Bartow, Florida, has owned and operated its own fiber network for years as a way to connect municipal facilities and offer high-quality connectivity to a few select businesses. Now, they’re on the verge of expanding use of their fiber by developing a pilot project to connect more businesses and also residents.
A Recurring Theme
Back in 2013, the City Commission had begun a serious investigation of the possibilities. The city has had continuing plans to use fiber infrastructure for smart metering for Bartow’s electric service. Many people in the community have also been unhappy with service provided by Comcast, the incumbent cable ISP.
The City Manager George Long also recently told the Ledger, that the municipal electric utility will use an upgraded electric system to allow customers more flexibility in managing their accounts and conserving energy.
“This program will include the ability to pay for utilities in incremental portions.”
For example, a resident would be able to purchase a week’s worth of power at a time, in advance, rather than have to pay a month’s bill at once.
“There are people who need to be able to do that,” he said, “and this will give them that flexibility.”
The $2.5 million needed for the pilot has already been included in the budget for the year. The next step for the City Commission is to determine the location of the pilot project; community leaders have estimated that the pilot will serve approximately 1,000 premises. They intend to address the matter in June at a workshop.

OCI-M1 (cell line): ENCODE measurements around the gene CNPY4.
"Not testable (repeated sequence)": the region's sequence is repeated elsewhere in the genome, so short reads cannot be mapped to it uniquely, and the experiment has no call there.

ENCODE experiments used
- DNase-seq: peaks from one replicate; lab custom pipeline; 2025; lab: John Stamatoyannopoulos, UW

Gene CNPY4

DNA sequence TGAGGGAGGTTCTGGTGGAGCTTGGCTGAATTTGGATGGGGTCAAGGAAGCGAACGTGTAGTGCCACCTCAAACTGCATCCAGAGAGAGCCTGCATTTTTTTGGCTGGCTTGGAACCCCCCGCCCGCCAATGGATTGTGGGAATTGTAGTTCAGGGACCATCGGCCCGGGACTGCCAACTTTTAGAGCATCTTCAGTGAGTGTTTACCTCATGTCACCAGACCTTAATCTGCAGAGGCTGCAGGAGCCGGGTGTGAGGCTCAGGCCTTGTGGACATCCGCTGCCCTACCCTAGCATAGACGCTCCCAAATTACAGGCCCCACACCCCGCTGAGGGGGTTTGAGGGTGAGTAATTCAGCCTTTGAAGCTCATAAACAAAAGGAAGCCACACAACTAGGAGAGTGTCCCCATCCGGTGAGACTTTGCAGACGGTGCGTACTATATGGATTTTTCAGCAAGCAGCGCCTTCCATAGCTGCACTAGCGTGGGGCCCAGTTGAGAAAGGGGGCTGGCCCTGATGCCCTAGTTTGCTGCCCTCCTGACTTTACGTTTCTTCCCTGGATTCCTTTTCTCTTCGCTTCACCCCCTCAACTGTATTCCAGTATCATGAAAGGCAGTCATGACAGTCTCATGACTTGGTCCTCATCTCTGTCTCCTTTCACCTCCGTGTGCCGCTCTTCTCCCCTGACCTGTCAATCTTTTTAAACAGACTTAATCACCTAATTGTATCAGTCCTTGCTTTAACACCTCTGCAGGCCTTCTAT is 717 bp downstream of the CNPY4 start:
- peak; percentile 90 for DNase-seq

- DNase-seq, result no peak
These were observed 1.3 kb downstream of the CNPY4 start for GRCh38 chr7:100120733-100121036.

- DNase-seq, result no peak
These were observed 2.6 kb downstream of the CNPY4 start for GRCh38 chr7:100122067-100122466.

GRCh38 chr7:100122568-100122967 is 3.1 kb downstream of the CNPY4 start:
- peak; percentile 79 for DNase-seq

The county seat in Polk County, Bartow, is in the central area of the state and home to more than 19,000 people. Industries such as phosphate mining, citrus production, and honey production play key roles in the economy. They’re also around 50 miles away from Walt Disney World and Busch Gardens Tampa Bay, which makes tourism another important economic driver.
The Proof Is in the Pilot
Pilot projects have become a common step for communities to take as they consider the possibility of investing in Fiber-to-the-Home (FTTH) networks for the entire community. These geographically limited projects allow a local government the ability to work out performance issues, determine true enthusiasm from potential subscribers, and get a more accurate idea of costs. Municipal projects such as Owensboro in Kentucky and Holland, Michigan, began as pilots and have since grown. Cooperatives are also using pilot projects to determine whether or not to make a larger investment in broadband access for all members in their service areas.
Bartow expects construction for their pilot to commence by the end of 2018.